Aristotle's Observations on Tragedy

Updated: Mar 31

His observations on poetry

HIS OBSERVATIONS ON TRAGEDY:


1. Its Origin:

Poetry being imitative art imitates two kinds of actions: the noble actions of the good men or the evil actions of the bad men. From the first was born the epic and from the latter the satire. From these in turn arose tragedy and comedy. Tragedy has a relation to the epic as comedy to the satire. The epic and tragedy are superior comparing to satire and comedy. Between them, tragedy is superior to the epic, according to Aristotle. Hence, the big space divided it into Poetics.


2. Its Characteristics:

Aristotle defines tragedy as ‘is an imitation of an action that is serious, complete, and of a certain magnitude; in language embellished with each kind of artistic ornament, the several kinds being found in separate parts of the play: in the form of action, not of narrative; through pity and fear affecting the proper purgation of these emotions.' A tragedy should of length which can be easily embraced by the memory but it should have long enough to unfold the sequence of events- the beginning, the middle, and the end naturally and fully. The other two characteristics are- artistic ornaments (rhythm, harmony, and song) and form of action (narrative verse- the speeches and actions make the tale).


3. Its Constituent Parts:


· Aristotle finds 6 constituent parts in tragedy, which are plot, character, thought, diction, song, and spectacle.

· The plot or ‘the arrangement of the incidents’ is the chief part of tragedy’.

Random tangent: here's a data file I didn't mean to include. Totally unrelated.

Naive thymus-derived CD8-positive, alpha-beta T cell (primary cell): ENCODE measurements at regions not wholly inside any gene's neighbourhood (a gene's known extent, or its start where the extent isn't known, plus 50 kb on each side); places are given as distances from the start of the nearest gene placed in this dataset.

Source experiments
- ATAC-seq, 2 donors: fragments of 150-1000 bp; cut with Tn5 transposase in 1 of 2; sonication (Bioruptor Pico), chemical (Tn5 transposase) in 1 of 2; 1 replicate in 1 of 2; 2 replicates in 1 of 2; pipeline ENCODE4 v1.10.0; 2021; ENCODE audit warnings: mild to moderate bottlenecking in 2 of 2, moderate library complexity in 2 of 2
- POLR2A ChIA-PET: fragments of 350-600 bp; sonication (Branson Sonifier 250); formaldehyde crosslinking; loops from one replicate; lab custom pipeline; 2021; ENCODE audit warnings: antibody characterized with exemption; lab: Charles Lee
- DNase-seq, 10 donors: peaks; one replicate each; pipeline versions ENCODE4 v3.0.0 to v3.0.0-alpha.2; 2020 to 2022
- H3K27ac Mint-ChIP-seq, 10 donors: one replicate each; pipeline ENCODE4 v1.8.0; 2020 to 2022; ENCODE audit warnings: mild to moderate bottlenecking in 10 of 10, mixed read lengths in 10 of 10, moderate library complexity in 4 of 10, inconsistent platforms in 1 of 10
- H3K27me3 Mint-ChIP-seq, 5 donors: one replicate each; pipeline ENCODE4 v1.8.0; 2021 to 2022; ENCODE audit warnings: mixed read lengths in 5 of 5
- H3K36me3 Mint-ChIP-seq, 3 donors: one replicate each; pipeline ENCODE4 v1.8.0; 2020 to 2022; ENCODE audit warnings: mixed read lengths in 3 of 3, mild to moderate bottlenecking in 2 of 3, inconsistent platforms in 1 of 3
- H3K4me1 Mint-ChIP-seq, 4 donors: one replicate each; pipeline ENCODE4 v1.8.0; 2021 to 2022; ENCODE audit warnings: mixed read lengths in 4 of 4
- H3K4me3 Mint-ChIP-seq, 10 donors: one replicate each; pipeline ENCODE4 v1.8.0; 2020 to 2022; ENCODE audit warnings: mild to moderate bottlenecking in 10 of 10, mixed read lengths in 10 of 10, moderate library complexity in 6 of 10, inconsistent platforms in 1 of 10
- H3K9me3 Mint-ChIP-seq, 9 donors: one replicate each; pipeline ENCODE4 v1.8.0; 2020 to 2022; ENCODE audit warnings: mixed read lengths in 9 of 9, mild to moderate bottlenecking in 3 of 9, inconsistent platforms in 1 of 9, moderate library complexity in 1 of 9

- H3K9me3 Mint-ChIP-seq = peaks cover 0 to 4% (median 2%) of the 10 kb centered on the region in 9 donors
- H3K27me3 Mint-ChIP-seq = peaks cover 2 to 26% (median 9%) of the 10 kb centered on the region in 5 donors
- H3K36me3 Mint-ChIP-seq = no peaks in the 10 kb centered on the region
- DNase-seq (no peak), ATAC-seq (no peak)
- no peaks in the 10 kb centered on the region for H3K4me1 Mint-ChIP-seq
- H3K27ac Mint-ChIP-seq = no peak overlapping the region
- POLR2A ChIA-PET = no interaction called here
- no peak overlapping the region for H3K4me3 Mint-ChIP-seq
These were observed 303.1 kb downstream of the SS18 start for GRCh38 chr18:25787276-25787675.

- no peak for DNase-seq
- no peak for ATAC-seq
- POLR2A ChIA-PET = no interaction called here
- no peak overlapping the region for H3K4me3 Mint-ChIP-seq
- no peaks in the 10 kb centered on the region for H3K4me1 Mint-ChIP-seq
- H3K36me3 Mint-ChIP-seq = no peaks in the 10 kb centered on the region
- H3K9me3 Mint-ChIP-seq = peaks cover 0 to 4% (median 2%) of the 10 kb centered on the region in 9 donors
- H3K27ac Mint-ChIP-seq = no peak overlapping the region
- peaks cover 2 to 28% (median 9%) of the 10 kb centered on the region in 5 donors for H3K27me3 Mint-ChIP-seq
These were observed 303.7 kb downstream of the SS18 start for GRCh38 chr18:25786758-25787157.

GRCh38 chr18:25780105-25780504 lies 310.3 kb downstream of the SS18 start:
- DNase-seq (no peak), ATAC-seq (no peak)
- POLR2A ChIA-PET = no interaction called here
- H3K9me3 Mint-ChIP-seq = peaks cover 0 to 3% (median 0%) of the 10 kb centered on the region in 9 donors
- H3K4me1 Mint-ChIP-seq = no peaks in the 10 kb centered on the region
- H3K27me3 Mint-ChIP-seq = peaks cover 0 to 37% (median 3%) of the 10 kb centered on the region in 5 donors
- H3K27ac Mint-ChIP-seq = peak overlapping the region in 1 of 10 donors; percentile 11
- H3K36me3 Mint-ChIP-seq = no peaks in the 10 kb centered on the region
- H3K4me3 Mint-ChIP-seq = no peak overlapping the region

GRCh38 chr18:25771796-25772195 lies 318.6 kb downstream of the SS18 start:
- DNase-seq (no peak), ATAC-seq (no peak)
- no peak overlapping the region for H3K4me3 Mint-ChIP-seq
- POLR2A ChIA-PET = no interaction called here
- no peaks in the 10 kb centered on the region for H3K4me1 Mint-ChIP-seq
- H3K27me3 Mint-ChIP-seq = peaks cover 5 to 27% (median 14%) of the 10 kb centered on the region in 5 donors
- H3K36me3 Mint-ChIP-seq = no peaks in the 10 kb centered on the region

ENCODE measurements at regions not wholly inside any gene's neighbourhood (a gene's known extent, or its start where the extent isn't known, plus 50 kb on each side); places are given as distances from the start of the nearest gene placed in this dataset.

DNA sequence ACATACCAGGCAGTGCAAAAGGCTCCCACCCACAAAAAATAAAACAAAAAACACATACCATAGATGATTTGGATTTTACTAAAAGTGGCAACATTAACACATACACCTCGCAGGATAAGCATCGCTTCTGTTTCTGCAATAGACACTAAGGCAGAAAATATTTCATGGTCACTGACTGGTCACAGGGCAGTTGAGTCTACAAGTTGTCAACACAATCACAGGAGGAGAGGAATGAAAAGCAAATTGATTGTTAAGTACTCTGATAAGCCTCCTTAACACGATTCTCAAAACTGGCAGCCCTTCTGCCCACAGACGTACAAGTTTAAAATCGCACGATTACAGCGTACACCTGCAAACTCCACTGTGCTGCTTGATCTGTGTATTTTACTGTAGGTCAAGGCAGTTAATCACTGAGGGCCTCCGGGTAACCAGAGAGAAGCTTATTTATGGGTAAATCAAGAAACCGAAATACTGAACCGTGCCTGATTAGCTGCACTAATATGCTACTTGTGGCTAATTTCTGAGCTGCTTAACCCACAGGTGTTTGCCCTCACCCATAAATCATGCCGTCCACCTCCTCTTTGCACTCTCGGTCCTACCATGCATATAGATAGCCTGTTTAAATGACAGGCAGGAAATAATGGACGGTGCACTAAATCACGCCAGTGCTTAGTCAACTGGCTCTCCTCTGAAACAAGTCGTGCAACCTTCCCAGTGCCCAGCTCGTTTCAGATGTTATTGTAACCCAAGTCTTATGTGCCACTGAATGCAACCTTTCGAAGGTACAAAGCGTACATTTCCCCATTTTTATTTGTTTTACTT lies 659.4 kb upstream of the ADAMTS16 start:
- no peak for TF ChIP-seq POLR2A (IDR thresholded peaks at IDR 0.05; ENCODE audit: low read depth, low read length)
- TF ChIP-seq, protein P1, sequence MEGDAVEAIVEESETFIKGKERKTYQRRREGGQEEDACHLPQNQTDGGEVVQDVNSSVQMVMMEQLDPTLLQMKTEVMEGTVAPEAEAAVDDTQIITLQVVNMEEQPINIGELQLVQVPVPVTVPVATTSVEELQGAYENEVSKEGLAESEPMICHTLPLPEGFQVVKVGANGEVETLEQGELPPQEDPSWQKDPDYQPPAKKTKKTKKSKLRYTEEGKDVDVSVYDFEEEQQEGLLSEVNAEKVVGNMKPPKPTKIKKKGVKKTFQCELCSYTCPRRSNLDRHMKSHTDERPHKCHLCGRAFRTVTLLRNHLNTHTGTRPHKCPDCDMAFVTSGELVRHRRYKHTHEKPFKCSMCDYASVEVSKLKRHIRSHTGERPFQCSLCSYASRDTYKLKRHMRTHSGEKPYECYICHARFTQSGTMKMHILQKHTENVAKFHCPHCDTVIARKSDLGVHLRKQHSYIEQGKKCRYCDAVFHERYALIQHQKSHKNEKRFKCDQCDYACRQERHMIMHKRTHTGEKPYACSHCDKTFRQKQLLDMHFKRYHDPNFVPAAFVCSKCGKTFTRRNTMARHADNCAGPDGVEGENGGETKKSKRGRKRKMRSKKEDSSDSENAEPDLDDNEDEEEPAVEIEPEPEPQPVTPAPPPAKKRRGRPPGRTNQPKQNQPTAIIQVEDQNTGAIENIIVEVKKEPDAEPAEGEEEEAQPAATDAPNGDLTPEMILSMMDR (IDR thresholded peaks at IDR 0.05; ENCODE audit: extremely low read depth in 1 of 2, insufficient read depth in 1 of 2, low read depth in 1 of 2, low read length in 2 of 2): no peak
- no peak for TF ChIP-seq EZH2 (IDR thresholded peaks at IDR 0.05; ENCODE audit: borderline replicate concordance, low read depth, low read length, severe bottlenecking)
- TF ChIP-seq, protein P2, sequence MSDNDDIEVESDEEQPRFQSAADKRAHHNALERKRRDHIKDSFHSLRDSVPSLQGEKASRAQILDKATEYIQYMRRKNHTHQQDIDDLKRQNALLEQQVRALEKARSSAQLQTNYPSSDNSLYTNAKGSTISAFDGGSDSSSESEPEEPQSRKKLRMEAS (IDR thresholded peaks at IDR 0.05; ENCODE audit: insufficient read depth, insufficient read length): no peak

· ‘Character’, he says, ‘determines men’s qualities, but it is by their actions they are happy or the reverse.' The tragedy is written not merely to imitate men but to imitate men in action.

· To accomplish them he employs the medium of diction or words ‘embellished with each kind of artistic ornament’ of which one is a song.

· It is by their means that he expresses the ‘thought’ of his characters and meaning on his play in general

· For spectacle or stage presentation, the last of the six parts is ‘connected least with the art of poetry.'

4. Its Structure of the plot:

Plot being ‘the soul of the tragedy’, the artistic arrangement of its incidents is of prime importance. Here, Aristotle speaks of the three unities.


i) Unity of action: ‘the structural union of the parts being such that, if any one of them is displaced or removed, the whole will be disjointed and disturbed.’

ii) Unity of time: Tragedy he says ‘endeavors, as far as possible, to confine itself to a single revolution of the sun, or but to slightly to exceed this limit; whereas the epic action has no limits of time.’

iii) Unity of place: this was deduced to be a practical consequence of the unity of time and is not mentioned in the book. It’s the conformity between the scenes of the tragic event or events and the time taken by them to happen.

The plot is finally divisible into two parts: complication and denouement. The former ties the events into a tangled knot and the latter unties it.

5. Simple and Complex Plots:


Plot

i) Simple plot

ii) Complex plot- peripetia (Reversal of a situation) and anagnorisis (Recognition or discovery)


6.Tragic Hero:

According to Aristotle, a hero character should fill the following statement: ‘a man who is not eminently good and just, yet whose misfortune is brought about not by vice or depravity, but by some error or frailty.' (Vice- moral weakness, depravity- corruption)

His Observations on Comedy

Source:

English Literary Criticism: An Introduction by Charles Edwyn Vaughan

An Introduction to English Criticism by B. Prasad

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